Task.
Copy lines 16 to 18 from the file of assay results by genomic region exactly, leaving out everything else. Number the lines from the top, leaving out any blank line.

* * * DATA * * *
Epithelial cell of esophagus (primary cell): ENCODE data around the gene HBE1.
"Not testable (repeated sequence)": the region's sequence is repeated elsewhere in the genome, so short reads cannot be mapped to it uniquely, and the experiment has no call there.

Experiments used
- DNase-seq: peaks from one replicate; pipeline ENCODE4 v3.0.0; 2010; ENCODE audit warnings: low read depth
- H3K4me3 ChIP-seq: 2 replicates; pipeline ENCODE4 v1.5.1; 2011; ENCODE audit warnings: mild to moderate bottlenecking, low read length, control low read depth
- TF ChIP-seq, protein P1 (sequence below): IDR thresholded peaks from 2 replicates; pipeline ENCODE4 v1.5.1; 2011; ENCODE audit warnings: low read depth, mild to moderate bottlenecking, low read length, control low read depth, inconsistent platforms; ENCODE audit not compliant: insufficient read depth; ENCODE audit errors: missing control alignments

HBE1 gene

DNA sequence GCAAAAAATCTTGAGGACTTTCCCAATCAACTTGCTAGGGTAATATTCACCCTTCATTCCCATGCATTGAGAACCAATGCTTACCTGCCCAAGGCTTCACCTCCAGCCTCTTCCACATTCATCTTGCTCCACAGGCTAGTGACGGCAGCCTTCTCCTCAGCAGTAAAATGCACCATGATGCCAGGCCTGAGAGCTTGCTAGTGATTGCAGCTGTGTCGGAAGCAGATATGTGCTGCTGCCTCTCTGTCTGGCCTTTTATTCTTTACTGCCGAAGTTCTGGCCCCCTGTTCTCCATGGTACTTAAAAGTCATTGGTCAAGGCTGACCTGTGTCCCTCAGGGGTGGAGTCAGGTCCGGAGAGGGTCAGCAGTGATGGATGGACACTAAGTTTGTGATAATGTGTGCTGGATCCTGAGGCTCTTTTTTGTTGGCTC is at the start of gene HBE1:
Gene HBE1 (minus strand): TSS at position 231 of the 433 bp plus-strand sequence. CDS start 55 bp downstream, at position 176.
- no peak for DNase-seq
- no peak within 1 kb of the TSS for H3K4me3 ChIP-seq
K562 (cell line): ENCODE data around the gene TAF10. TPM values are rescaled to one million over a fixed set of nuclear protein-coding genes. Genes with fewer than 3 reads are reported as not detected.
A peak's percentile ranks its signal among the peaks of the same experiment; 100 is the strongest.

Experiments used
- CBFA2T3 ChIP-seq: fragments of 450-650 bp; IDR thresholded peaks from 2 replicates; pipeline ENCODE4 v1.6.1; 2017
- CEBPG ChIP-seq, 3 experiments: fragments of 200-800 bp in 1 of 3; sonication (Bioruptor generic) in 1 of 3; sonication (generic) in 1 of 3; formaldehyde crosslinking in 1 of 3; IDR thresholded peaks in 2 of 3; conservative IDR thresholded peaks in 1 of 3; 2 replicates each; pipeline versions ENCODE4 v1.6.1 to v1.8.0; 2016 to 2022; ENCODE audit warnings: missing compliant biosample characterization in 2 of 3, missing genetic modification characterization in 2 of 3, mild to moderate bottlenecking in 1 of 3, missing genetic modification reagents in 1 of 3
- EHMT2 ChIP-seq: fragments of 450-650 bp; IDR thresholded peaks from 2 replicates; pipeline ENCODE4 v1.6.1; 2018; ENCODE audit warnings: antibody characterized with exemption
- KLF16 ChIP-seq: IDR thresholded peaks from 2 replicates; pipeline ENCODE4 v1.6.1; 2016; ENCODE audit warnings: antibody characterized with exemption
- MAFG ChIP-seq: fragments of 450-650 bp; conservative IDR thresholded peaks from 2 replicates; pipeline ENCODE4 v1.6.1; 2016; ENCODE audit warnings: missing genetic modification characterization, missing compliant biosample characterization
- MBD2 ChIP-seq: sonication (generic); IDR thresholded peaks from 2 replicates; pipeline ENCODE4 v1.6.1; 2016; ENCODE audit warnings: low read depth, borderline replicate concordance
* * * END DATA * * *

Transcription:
- CEBPG ChIP-seq, 3 experiments: fragments of 200-800 bp in 1 of 3; sonication (Bioruptor generic) in 1 of 3; sonication (generic) in 1 of 3; formaldehyde crosslinking in 1 of 3; IDR thresholded peaks in 2 of 3; conservative IDR thresholded peaks in 1 of 3; 2 replicates each; pipeline versions ENCODE4 v1.6.1 to v1.8.0; 2016 to 2022; ENCODE audit warnings: missing compliant biosample characterization in 2 of 3, missing genetic modification characterization in 2 of 3, mild to moderate bottlenecking in 1 of 3, missing genetic modification reagents in 1 of 3
- EHMT2 ChIP-seq: fragments of 450-650 bp; IDR thresholded peaks from 2 replicates; pipeline ENCODE4 v1.6.1; 2018; ENCODE audit warnings: antibody characterized with exemption
- KLF16 ChIP-seq: IDR thresholded peaks from 2 replicates; pipeline ENCODE4 v1.6.1; 2016; ENCODE audit warnings: antibody characterized with exemption